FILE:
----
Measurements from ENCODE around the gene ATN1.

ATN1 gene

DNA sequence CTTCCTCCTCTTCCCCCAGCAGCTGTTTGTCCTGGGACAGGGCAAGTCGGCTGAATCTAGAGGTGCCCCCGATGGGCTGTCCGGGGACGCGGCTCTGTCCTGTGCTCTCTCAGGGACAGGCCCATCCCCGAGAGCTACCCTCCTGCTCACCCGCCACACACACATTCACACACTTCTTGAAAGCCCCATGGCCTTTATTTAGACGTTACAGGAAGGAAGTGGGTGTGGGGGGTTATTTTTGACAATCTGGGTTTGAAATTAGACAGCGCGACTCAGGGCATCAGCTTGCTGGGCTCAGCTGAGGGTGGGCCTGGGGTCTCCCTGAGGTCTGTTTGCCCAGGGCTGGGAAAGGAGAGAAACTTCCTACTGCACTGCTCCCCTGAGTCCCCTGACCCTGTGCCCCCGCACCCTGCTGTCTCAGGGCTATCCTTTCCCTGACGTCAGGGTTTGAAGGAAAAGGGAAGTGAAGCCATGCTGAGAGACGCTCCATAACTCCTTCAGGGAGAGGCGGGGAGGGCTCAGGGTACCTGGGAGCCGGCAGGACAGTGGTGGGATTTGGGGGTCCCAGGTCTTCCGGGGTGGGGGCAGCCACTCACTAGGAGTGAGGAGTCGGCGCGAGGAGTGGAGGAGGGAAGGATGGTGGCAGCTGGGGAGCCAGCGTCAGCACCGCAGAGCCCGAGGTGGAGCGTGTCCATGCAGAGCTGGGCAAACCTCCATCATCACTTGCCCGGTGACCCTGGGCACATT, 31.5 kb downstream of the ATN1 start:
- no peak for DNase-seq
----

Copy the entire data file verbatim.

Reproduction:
Measurements from ENCODE around the gene ATN1.

ATN1 gene

DNA sequence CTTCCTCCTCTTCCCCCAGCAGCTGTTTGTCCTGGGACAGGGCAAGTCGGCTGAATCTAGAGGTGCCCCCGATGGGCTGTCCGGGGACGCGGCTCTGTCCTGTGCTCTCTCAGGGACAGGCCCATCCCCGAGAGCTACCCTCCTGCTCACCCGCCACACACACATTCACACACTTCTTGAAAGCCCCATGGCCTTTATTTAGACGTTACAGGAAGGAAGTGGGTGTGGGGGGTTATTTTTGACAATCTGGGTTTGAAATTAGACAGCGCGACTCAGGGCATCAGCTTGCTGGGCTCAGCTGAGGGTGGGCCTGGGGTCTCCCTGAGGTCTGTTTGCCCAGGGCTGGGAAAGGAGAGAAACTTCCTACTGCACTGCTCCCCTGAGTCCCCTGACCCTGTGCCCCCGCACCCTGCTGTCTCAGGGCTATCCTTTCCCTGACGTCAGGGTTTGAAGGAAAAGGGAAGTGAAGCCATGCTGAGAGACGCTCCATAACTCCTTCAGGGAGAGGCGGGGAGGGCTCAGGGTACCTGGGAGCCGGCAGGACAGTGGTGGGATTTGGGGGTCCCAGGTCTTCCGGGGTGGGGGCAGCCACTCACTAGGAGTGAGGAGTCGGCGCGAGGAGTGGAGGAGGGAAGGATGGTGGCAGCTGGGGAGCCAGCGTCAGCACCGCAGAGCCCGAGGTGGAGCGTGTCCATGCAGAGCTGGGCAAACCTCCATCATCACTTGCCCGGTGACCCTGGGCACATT, 31.5 kb downstream of the ATN1 start:
- no peak for DNase-seq